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My Take: The recently released report on bullying at Alliance High School

By Yvonne Okwara | Updated Mon, March 6th 2017 at 00:14 GMT +3

My take tonight is about the recently released report on bullying at one of Kenya’s most celebrated learning institutions - Alliance High School.

Tales of what the students were allegedly subjected to, read like the script of a horror movie. From beatings through the night, to broken limbs, being forced to lie on graves, making phone calls using smelly shoes, being denied food and much more.

These allegations come right after news that the principal of the school David Kariuki had somehow left the teaching profession. TSC accepted what it said was a normal resignation by Kariuki, after 29 years of service.

Teachers’ union, KNUT, on the other hand, protested Kairuki’s sudden departure claiming that the teacher had been forced out on flimsy grounds.

We may never know who to believe or whether Kariuki’s departure had anything to do with the bullying report, but what we know for sure is that what happened at Alliance is wrong. It is unacceptable. As a matter of fact, it is downright criminal.

One would think that these are obvious statements of fact, about which there would be no dispute.

Contary to the prior, the many conversations I have seen in the wake of this report suggest that we are a very troubled society.

How can we rationalise this as just another set of nomral high school experiences? This is not just bullying, folks. This is not monolising, no, it is not some high-sounding boys to men induction programme. This is criminal. It is thuggerey, period.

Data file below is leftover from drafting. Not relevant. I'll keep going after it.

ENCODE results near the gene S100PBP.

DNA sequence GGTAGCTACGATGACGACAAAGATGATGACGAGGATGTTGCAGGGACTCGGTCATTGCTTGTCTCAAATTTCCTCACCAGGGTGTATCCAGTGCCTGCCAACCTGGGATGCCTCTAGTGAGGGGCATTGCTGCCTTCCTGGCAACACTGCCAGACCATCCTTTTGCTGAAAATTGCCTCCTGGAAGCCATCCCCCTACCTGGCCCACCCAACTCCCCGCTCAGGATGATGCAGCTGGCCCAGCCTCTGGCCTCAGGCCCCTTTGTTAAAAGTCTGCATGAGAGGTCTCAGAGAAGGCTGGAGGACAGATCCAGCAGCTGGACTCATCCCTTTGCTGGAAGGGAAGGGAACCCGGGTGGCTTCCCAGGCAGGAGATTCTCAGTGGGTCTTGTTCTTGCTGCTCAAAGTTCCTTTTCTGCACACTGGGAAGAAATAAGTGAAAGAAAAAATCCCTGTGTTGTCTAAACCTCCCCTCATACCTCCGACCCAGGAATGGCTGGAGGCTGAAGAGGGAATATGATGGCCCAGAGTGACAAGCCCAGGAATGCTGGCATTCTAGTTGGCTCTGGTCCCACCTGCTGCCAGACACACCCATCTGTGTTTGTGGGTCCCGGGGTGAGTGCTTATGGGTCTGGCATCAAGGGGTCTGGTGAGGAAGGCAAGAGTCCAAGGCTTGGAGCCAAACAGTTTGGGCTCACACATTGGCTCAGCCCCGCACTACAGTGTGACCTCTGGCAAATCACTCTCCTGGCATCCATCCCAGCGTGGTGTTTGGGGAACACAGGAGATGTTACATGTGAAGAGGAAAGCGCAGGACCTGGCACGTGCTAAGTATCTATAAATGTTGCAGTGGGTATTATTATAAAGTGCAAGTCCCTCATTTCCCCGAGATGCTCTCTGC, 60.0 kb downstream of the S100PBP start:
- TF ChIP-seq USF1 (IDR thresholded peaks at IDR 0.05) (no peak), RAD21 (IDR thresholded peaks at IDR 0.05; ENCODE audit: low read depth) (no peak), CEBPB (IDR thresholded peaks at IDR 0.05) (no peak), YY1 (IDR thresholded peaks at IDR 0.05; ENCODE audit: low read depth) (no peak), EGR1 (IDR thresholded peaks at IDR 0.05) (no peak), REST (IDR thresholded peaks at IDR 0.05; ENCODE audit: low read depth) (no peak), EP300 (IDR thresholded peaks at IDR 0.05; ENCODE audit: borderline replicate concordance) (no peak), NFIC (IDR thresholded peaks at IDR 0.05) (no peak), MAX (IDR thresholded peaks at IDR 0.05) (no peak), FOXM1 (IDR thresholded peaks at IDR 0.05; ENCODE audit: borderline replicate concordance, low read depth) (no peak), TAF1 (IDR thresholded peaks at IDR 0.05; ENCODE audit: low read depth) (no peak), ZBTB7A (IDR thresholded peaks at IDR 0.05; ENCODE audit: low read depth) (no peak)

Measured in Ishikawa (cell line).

It is easy to see why we cannot face this vice and call it by its real name.

The truth is, we have become a bullying society. How many times do we see innocent users of social media harangued all day by faceless bullies who thrive on making others miserable?

What about those hot- headed motorists who want to push everyone else out of the road to satisfy their inflated egos? Or the ones who honk endlessly at any driver with an ‘l’ sign on their car? We could talk about the rich who routinely bully the  poor and the voiceless out of their rightful pieces of land. Or the doctors and nurses who taunt patients and their relatives alike at those hospital queues – at least when they used to be there.

Ladies and gentlemen, bullying is not about the acts, it is a state of mind, a misguided notion on society’s power relations, a primitive mind drunk with power- one that sees a position of priviledge as a licence to exploit and oppress.

And so, those boys and teachers who had anything to do with the horror at Alliance must surely be brought to justice, but, while at it, I dare say, we must also ask ourselves why young boys in their early teens can mete so much evil on their colleagues , seemingly so effortlessly.

And that is my take.


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